Theatre Becomes Freedom for Incarcerated People: rehabilitation through arts programs
Americans in Prison
Thousands of men and women in the United States are currently imprisoned, some serving life sentences, some serving several years, but there is a commonality with all of them; for those with a chance to leave prison, on average, most of those individuals will return, stacking up a history of crime-related incidents for their record.
According to Gwynne Watkins in her paper about arts programs in the prison systems, a large 49 percent of those individuals without previous participation in any rehabilitation program will be arrested again within two years of release. And according to Judith Tannenbaum’s essay called Arts, Prisons, & Rehabilitation, she states that $60 billion a year is spent to keep people in prison with a small amount of resources for prisoners to come out “balanced, healthy, and crime free” (109).
In an essay called Beyond the Prison Bubble from the National Institute of Justice’s website, written by Joan Petersilia, she says that while mass imprisonment has reduced crime rates, it might “well be reversed” if nothing is done to help prisoners enter society as better human beings (Petersilia).
Can frequent participation in arts programs be the rehabilitation prisoners need?
Even with the formation of American prisons in the 18th Century, the notion of “rehabilitation” was indeed sought; however, “rehabilitation” at the time had a different meaning, as Tannenbaum says. It was “close to torture”. Rehabilitation had always been something “done to [prisoners]”, and it was considered a process the individual had to achieve themselves (Tannenbaum, 114). With this old notion deeply instilled in America’s prison systems, it seems impossible to challenge this thought. Spoon Jackson, who served a 36 year life sentence, said that “Rehabilitation was always self-rehabilitation… I had to choose to change…. I had to become anew, despite being in prison.” (Tannenbaum 114). It seems that even with arts programs inside prisons, inmates are still challanged to seek change for themselves. Even so, there could be a larger push or encouragement for prisoners to seek help in the form of these arts programs.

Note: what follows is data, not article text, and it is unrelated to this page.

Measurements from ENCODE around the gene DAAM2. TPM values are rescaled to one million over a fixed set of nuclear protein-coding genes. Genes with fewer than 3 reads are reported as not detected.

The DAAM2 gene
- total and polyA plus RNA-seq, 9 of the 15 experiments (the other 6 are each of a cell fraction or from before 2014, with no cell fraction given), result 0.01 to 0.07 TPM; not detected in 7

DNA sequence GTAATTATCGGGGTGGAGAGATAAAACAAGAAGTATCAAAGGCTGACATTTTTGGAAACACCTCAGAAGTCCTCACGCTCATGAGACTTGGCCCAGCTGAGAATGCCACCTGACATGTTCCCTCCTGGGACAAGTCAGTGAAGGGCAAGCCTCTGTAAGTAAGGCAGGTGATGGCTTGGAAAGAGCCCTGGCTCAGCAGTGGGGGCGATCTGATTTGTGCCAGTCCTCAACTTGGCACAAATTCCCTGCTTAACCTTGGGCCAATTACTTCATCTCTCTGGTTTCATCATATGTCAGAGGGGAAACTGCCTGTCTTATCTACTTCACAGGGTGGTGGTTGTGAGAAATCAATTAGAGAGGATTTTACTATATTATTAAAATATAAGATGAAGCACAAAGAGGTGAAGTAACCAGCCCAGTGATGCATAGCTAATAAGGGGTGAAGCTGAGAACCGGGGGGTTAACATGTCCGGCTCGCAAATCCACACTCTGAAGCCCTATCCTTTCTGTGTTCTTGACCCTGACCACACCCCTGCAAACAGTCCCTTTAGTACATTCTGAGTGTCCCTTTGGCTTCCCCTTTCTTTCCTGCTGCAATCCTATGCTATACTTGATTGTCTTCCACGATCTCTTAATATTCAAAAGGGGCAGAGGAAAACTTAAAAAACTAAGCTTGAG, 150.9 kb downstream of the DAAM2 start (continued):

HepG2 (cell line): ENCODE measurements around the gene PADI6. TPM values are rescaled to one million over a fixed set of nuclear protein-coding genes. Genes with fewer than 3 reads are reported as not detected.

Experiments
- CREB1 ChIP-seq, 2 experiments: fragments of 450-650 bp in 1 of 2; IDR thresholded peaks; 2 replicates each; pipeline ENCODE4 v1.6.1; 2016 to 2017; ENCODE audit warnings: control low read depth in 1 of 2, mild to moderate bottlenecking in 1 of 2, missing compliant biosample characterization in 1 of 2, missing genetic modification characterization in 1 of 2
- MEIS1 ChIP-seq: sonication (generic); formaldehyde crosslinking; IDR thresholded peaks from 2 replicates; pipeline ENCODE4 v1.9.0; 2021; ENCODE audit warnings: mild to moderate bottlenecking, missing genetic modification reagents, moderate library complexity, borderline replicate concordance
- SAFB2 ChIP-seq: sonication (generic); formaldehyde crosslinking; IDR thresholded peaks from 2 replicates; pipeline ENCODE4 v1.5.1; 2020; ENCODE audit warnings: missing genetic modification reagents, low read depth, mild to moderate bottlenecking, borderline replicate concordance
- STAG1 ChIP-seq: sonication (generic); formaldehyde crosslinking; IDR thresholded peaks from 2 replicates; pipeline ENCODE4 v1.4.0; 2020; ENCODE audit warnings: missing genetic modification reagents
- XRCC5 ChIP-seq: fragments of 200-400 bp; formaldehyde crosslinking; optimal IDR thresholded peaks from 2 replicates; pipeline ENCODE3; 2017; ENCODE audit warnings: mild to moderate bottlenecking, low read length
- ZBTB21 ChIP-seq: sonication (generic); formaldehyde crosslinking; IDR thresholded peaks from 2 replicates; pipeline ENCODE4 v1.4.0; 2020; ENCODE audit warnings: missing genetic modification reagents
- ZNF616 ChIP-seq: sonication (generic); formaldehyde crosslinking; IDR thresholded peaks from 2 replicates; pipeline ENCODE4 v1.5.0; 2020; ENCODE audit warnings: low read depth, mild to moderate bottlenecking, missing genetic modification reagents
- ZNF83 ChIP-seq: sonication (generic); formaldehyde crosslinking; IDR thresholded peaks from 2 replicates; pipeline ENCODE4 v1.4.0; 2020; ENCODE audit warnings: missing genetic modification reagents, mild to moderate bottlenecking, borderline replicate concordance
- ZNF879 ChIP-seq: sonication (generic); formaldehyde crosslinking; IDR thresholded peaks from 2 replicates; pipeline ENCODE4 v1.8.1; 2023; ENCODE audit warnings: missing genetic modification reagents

Is the Solution Shakespeare?
Why does there seem to be a lack of rehabilitation for people in prison? It seems a viscous cycle. According to Gwynne Watkins in her paper Creative Freedom, she notes that prisoners who participate in programs like the Actors’ Gang Prison Project, Rehabilitation Through the Arts (RTA), or Shakespeare Behind Bars (SBB), have improved mental health, are more able and willing to complete an education, and they are “less likely to commit another offense after release” (4). The men who participate in Shakespeare Behind Bars relay how meaningful and life-changing the theatre program has been for their lives, even if most of them are serving life-sentences for heinous crimes.
What’s the solution? Arts programs, specifically theatre programs inside prisons help inmates “see past their immediate experience of incarceration and reimagine themselves as something more than criminals” (Watkins, 11). Theatre becomes freedom for many men and women inside America’s prisons. It allows them to understand their emotions and past trauma; to understand themselves as human beings who are more than the crimes they’ve previously committed (Watkins, 3). It’s been proven that prisoners who seek to better themselves through arts programs become better, healthier, more empathetic people.